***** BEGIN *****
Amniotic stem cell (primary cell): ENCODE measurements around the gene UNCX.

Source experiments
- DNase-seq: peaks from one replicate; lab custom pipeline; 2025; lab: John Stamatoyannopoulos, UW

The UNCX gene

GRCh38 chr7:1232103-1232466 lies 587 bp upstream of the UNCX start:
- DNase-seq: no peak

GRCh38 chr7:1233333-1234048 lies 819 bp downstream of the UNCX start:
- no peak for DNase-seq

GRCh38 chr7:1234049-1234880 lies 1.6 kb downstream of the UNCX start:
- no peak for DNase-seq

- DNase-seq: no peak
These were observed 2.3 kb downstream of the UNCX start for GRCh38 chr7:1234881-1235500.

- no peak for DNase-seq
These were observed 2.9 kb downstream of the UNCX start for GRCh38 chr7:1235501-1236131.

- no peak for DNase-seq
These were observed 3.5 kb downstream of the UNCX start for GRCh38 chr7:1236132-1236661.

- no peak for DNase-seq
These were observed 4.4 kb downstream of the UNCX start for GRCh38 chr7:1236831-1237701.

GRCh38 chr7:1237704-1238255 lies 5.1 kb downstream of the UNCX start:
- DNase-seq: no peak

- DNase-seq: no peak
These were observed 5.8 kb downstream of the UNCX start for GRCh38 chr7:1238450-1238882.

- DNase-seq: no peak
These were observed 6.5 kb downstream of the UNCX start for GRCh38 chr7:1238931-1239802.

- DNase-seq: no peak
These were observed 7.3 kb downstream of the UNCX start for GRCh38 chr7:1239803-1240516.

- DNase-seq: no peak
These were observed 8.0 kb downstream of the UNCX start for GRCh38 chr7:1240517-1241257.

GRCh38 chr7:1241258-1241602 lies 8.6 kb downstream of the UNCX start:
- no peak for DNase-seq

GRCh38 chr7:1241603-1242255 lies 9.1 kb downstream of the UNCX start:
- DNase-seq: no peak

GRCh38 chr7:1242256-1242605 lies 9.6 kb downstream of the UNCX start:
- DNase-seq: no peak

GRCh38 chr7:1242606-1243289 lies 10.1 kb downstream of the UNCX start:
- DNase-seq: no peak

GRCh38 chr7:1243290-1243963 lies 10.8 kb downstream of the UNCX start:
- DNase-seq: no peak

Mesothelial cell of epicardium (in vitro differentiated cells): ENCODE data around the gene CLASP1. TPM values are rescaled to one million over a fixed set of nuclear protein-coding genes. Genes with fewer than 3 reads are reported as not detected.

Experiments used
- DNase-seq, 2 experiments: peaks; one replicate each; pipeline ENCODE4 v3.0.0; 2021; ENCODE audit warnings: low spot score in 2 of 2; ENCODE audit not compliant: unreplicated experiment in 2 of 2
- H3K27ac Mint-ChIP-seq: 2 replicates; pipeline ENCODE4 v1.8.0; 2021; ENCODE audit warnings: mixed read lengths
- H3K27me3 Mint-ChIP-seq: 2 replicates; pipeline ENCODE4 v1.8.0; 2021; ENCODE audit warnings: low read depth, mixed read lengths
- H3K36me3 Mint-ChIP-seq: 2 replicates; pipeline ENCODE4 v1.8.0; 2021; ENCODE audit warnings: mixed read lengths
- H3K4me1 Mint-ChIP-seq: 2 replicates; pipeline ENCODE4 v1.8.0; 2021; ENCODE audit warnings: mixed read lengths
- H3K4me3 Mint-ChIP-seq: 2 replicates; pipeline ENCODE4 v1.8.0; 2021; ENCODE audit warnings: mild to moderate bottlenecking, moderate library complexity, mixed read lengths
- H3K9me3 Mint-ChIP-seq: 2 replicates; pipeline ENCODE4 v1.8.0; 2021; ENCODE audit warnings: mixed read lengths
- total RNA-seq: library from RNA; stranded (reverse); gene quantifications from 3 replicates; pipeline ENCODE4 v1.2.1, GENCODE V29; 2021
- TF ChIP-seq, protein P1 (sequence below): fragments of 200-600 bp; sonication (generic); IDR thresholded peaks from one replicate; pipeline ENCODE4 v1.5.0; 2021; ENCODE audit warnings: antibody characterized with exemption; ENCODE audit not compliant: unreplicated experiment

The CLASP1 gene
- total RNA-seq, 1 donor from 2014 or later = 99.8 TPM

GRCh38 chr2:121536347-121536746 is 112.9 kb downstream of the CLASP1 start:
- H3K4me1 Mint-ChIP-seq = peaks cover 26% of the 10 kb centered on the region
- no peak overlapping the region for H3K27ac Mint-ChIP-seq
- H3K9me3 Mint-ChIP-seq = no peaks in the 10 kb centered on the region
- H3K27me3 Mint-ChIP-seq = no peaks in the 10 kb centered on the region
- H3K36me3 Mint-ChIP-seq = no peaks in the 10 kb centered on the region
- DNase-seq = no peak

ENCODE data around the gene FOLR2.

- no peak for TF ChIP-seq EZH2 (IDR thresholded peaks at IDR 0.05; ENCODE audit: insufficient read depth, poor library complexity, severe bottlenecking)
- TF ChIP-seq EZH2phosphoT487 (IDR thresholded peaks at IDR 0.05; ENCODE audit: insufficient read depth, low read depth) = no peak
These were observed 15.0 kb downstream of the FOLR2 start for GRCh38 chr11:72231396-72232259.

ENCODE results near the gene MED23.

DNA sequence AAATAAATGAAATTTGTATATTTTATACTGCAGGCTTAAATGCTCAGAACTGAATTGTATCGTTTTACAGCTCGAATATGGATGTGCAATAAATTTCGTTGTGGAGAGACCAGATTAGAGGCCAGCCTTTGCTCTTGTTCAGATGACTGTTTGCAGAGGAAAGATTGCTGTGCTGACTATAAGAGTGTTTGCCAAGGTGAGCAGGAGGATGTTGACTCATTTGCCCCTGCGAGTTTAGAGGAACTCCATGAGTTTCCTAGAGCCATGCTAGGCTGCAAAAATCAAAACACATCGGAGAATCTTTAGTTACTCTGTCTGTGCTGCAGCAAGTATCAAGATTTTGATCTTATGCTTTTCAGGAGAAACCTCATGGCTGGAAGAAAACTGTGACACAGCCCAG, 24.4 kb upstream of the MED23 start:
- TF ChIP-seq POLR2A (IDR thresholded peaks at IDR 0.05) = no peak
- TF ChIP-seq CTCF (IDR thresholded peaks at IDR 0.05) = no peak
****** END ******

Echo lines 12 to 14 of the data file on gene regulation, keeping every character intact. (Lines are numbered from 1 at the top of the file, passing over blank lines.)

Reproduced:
These were observed 2.3 kb downstream of the UNCX start for GRCh38 chr7:1234881-1235500.

- no peak for DNase-seq
These were observed 2.9 kb downstream of the UNCX start for GRCh38 chr7:1235501-1236131.